Teamsters’ Domino Effect Organizes Silicon Valley

Teamsters Hoffa (Phil McCarten / Reuters)
Phil McCarten / Reuters

The Teamsters Union, representing shuttle bus drivers for tech companies, have kicked up pay for drivers from $18 dollars an hour to $25 after signing contracts with Apple and other Silicon Valley companies, part of a “domino effect” to organize the tech sector.

The median income for a high-skilled worker in Silicon Valley is $119,000 a year, compared to $27,000 for low-skilled workers, according to a report from Joint Venture Silicon Valley, a regional think tank. But despite Silicon Valley’s universal support for the expansion of government power, tech firms have stayed almost universally non-union for two decades by outsourcing low wage work to outside contractors.

Silicon Valley Silicon Valley’s computing and Internet industry invested $139.5 million in 2014 to hire 1,094 registered lobbyists. The effort paid off in early February when the Obama Administration bowed to tech CEOs, led by Mark Zuckerberg, and issued “green cards” to over a million spouses and adult children of the 789,000 H1-B holders living in the US.

Just a few days later, the three Democrat members of the Federal Communications Commission (FCC) voted for “Net Neutrality,” giving the federal government the right to regulate and tax the Internet like old-school landline telephones.

But unbeknownst to the Silicon Valley’s billionaire elites, the Teamsters’ Union had partnered with Rev. Jesse Jackson and his Rainbow PUSH in December 2014 to set up a meeting at Intel’s headquarters to “change the face of the technology sector.”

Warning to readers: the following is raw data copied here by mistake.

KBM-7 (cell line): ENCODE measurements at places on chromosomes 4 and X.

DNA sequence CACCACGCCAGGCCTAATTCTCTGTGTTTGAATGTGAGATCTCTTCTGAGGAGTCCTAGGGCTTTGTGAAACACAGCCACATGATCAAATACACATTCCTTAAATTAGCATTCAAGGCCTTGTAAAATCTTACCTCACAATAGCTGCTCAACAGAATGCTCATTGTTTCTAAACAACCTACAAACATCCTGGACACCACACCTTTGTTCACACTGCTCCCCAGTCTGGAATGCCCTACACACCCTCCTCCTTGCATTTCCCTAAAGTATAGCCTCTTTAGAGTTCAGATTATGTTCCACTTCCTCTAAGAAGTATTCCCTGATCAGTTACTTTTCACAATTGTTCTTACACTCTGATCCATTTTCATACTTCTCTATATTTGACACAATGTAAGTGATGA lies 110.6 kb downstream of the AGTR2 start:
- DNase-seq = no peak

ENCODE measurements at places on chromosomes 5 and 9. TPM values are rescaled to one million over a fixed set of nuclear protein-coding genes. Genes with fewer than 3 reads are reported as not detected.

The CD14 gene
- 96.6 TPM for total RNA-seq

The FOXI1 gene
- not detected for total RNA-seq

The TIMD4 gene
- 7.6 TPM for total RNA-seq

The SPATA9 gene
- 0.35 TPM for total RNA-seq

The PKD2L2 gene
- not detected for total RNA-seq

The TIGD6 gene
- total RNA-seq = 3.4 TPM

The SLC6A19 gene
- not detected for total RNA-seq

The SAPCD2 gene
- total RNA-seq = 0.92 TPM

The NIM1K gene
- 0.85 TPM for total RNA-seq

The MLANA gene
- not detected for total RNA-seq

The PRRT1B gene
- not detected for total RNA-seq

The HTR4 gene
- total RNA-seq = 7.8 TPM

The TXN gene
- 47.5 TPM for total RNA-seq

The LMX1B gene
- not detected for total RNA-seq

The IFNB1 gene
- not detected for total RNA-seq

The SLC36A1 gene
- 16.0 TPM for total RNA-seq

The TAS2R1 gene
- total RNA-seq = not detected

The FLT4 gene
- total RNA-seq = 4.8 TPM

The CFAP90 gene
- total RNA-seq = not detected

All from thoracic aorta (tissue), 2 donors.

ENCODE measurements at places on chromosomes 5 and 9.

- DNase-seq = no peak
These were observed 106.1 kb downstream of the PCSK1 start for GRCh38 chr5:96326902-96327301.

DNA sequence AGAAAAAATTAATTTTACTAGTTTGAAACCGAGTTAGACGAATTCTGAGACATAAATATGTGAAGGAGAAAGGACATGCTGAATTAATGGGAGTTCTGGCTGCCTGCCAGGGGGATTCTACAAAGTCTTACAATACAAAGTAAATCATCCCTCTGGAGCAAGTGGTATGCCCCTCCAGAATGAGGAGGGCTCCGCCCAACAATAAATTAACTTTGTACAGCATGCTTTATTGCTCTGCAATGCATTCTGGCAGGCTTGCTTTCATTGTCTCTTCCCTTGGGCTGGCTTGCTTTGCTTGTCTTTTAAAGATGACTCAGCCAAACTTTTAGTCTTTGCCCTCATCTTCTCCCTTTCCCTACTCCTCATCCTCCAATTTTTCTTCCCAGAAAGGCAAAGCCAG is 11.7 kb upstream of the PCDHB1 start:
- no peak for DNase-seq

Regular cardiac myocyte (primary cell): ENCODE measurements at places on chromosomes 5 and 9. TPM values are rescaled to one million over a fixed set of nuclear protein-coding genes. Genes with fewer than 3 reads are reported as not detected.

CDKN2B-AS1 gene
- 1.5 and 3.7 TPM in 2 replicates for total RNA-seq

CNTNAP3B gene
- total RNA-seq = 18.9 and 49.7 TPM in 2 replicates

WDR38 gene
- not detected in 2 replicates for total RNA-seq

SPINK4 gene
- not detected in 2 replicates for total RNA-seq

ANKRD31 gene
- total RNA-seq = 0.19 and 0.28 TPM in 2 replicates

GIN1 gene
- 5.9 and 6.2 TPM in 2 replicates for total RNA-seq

Human resources representatives from Google, Intel, Pandora, and Cisco were recruited to discuss the “delayed inclusion of minorities” in tech. The Teamsters used the forum to move ahead with plans to organize low-paid workers at tech companies under the cover story of fighting for minorities’ fair treatment.

A week after the Valley CEOs triumphed on H-1Bs and Net Neutrality, the National Labor Relations Board (NLRB) stunned Valley companies by announcing that the 158 employees of Compass Transportation, which provides contract busses for Apple, Facebook, Yahoo, Genentech, eBay, Zynga and Stanford University, had voted 104 to 38 to join Teamsters Union Local 853.

Facebook was forced to sign the first Teamsters union contract in March. Unionized drivers saw their hourly wages jump from $19 an hour to $21-$25 per hour. Full-time employees also received paid personal and family medical insurance. All full and part-time workers received increased holiday and vacation time, seniority rights, protections for drivers if the company is sold, plus rights for grievance and arbitration procedures.

Teamsters Joint Council 7 President and Local 853 Secretary-Treasurer Rome Aloise said that the overwhelming vote marked the turning point for all of Silicon Valley’s service workers, who cook, clean and maintain security on tech campuses without any of the industry’s famous perks. Aloise valued the higher wages and benefits of a Teamsters contract for full time drivers as worth an additional $33,000 a year.

The Teamsters are achieving a domino effect with the three-year contract signed with Compass on November 22, capping three months of negotiation between Compass Transportation and another 180 drivers organized by the Teamsters.

Rainbow Push has applauded the Teamsters’ organizing. “They are setting a new platform for working people in Silicon Valley where they can negotiate for better wages, health care and fair working conditions,” Rev. Jackson said in a statement. “These workers are the heart and soul of Silicon Valley–they have dreams for their families and communities, and are standing up for the dignity and respect they so rightfully deserve.”


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